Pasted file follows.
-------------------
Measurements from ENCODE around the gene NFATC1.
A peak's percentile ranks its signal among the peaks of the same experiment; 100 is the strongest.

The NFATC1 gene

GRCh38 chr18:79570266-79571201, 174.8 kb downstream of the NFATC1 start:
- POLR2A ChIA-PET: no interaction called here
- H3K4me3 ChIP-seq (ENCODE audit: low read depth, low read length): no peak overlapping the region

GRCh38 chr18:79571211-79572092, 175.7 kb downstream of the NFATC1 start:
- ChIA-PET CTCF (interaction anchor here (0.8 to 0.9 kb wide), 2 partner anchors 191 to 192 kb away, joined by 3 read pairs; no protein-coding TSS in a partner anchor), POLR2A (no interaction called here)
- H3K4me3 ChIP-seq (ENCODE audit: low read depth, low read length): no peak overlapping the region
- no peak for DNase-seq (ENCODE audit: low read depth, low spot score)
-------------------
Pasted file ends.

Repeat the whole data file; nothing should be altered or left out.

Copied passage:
Measurements from ENCODE around the gene NFATC1.
A peak's percentile ranks its signal among the peaks of the same experiment; 100 is the strongest.

The NFATC1 gene

GRCh38 chr18:79570266-79571201, 174.8 kb downstream of the NFATC1 start:
- POLR2A ChIA-PET: no interaction called here
- H3K4me3 ChIP-seq (ENCODE audit: low read depth, low read length): no peak overlapping the region

GRCh38 chr18:79571211-79572092, 175.7 kb downstream of the NFATC1 start:
- ChIA-PET CTCF (interaction anchor here (0.8 to 0.9 kb wide), 2 partner anchors 191 to 192 kb away, joined by 3 read pairs; no protein-coding TSS in a partner anchor), POLR2A (no interaction called here)
- H3K4me3 ChIP-seq (ENCODE audit: low read depth, low read length): no peak overlapping the region
- no peak for DNase-seq (ENCODE audit: low read depth, low spot score)